For more than ten years, a mysterious and violent predator committed fifty sexual assaults in Northern California before moving south, where he perpetrated ten sadistic murders. Then he disappeared, eluding capture by multiple police forces and some of the best detectives in the area.
Three decades later, Michelle McNamara, a true crime journalist who created the popular website TrueCrimeDiary.com, was determined to find the violent psychopath she called “the Golden State Killer.” Michelle pored over police reports, interviewed victims, and embedded herself in the online communities that were as obsessed with the case as she was.
At the time of the crimes, the Golden State Killer was between the ages of eighteen and thirty, Caucasian, and athletic—capable of vaulting tall fences. He always wore a mask. After choosing a victim—he favored suburban couples—he often entered their home when no one was there, studying family pictures, mastering the layout. He attacked while they slept, using a flashlight to awaken and blind them. Though they could not recognize him, his victims recalled his voice: a guttural whisper through clenched teeth, abrupt and threatening.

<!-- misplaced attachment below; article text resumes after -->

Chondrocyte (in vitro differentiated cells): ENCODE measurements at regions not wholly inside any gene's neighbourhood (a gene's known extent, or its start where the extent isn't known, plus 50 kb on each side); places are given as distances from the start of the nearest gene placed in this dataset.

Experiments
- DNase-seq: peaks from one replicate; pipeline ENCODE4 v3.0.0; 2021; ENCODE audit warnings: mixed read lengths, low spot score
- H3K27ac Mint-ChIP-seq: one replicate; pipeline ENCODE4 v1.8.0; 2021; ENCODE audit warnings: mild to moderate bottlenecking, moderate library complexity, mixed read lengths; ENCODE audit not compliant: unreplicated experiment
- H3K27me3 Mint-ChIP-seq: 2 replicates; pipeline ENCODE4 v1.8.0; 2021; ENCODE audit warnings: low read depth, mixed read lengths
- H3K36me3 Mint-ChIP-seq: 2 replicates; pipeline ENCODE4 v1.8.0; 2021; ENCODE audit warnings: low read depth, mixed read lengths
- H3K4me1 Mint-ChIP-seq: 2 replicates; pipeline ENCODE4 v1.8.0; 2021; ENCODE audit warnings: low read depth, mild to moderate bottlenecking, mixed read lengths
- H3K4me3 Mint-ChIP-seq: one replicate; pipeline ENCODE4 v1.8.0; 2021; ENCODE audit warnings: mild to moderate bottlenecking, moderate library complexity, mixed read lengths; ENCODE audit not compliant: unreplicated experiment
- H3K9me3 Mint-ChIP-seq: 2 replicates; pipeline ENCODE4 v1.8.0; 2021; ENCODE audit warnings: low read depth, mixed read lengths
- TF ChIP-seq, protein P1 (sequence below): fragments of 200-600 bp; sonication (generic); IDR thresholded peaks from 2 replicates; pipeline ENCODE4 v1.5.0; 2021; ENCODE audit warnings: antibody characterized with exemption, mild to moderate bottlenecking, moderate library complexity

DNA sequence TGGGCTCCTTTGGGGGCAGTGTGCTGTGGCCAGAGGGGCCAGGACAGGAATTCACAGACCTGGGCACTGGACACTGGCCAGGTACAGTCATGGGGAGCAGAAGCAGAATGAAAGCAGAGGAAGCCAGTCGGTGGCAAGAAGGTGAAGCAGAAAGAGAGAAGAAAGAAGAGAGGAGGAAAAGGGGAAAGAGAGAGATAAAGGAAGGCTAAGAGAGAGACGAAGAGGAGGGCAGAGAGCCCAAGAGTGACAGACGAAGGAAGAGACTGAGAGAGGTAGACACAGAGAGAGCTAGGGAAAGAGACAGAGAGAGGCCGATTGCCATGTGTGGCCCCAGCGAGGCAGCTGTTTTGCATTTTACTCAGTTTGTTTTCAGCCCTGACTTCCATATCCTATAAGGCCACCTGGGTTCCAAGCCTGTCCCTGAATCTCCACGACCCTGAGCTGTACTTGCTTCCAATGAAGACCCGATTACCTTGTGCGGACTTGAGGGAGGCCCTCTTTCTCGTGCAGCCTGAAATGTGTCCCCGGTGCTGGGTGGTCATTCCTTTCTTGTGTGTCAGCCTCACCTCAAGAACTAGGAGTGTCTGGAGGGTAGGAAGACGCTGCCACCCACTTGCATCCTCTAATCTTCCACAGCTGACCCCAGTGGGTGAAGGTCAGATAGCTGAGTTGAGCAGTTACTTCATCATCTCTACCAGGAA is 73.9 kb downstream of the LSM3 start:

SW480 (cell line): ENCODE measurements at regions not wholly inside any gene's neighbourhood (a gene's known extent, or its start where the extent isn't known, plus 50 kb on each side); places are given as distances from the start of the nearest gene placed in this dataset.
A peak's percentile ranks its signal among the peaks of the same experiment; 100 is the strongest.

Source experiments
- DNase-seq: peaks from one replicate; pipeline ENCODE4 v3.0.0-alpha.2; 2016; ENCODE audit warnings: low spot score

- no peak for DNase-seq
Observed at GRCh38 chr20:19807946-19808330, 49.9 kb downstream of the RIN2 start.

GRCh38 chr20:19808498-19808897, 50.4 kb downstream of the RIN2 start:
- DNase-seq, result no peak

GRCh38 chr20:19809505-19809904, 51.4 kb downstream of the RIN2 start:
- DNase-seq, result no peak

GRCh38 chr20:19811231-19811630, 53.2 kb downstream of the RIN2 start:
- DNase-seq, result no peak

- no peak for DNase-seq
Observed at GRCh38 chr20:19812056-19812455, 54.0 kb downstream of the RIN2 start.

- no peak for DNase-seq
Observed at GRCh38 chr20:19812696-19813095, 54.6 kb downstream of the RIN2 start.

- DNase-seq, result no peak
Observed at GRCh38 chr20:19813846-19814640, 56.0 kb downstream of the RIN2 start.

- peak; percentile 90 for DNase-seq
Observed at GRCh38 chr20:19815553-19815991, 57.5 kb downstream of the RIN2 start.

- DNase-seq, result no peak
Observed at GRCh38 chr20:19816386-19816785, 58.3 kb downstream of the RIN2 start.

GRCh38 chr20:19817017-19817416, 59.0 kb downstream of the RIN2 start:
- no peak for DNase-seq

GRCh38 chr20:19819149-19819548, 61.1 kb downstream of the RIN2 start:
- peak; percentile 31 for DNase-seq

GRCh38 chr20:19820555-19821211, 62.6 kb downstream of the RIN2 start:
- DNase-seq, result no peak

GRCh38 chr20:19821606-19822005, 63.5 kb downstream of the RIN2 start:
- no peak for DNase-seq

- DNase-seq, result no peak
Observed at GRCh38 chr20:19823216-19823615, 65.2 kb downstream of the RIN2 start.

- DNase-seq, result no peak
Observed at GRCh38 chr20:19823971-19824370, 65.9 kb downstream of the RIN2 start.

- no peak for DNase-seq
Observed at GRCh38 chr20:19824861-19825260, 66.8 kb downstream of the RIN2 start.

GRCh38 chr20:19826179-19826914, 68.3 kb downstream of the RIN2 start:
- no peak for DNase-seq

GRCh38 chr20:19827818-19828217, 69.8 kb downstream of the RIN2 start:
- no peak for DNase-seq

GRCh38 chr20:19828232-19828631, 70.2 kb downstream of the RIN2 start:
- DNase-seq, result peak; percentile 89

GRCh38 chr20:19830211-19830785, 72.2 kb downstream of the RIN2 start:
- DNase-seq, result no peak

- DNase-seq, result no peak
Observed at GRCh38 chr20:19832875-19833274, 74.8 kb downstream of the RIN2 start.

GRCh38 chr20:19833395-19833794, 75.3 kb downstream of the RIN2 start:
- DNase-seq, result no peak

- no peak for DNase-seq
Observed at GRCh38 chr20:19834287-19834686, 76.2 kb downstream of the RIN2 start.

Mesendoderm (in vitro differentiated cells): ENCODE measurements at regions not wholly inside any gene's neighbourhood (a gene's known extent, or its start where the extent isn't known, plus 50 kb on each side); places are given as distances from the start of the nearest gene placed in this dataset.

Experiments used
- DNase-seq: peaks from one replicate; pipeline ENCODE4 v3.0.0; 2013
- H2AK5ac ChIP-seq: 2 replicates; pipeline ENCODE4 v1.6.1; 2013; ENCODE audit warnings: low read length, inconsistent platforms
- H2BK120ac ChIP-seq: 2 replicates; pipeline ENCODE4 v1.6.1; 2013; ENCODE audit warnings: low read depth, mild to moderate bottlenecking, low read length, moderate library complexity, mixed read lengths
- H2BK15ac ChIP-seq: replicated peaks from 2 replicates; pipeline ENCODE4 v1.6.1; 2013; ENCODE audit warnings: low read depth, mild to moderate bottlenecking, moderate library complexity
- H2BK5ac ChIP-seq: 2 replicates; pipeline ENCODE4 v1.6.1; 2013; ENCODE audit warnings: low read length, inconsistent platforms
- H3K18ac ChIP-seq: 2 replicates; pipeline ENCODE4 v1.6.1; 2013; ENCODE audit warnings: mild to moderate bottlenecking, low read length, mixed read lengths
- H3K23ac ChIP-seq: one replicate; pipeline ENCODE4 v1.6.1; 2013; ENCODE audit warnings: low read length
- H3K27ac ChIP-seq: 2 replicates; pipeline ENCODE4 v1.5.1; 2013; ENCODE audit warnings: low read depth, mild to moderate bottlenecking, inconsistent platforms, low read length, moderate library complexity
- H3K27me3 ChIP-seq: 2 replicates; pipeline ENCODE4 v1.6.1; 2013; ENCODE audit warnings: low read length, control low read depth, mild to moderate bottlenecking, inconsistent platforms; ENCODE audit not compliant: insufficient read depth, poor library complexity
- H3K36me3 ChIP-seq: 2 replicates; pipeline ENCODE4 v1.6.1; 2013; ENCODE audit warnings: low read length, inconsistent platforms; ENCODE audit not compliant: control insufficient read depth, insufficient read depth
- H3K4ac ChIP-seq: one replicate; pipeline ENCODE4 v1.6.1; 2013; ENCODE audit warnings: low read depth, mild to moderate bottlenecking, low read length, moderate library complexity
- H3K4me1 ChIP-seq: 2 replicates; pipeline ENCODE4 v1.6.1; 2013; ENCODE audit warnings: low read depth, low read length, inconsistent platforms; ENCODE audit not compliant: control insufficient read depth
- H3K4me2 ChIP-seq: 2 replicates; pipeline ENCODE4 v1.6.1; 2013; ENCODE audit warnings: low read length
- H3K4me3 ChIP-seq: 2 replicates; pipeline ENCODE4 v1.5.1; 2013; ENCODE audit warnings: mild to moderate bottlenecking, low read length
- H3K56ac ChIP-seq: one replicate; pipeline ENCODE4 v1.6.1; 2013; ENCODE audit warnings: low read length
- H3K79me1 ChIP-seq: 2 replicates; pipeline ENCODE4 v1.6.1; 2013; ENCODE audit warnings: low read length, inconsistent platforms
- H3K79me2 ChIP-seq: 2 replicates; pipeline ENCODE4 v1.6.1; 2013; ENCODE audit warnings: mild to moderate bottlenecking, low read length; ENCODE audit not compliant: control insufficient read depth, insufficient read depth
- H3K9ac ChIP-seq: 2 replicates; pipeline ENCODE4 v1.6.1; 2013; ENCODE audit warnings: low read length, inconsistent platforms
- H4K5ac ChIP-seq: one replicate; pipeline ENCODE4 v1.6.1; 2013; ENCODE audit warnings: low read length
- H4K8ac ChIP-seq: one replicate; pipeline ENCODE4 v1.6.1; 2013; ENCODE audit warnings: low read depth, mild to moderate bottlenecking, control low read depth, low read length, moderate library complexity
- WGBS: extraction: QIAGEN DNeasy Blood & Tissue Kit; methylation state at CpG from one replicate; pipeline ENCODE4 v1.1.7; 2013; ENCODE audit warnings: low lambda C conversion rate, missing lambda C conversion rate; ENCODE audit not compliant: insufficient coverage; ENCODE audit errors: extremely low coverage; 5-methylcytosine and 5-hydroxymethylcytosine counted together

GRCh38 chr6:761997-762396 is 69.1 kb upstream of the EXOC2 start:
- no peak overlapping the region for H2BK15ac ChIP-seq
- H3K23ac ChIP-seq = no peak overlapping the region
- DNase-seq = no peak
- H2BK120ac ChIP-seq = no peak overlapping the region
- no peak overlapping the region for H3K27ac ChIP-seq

I’ll Be Gone in the Dark—the masterpiece McNamara was writing at the time of her sudden death—offers an atmospheric snapshot of a moment in American history and a chilling account of a criminal mastermind and the wreckage he left behind. It is also a portrait of a woman’s obsession and her unflagging pursuit of the truth. Framed by an introduction by Gillian Flynn and an afterword by her husband, Patton Oswalt, the book was completed by Michelle’s lead researcher and a close colleague. Utterly original and compelling, it is destined to become a true crime classic—and may at last unmask the Golden State Killer.
TW: graphic depictions of rape/assault/murder
In the age of watching (or binging) True Crime shows, movies and documentaries, I had every intention to opt-out of reading about them too. But, alas!
I listened to this via audiobook and for the first time in a while, I think I would’ve prefered to read it physically. Even given the nature of the content, it was a compelling read if only for the fact that the memoir direction (for both the killer and the author) of the narrative lent itself to a fuller experience for the reader. However, the details did seem to blur at times – given the large number of crimes committed – and the extensive details did not always serve for readability.
Nonetheless, this book is uncomfortable in all the ways it should be. The details from the investigation through Michelle’s involvement were addictive, a protagonist of sorts of her own mystery thriller.
All in all, it was a disquieting read that somehow wasn’t as memorable as I expected.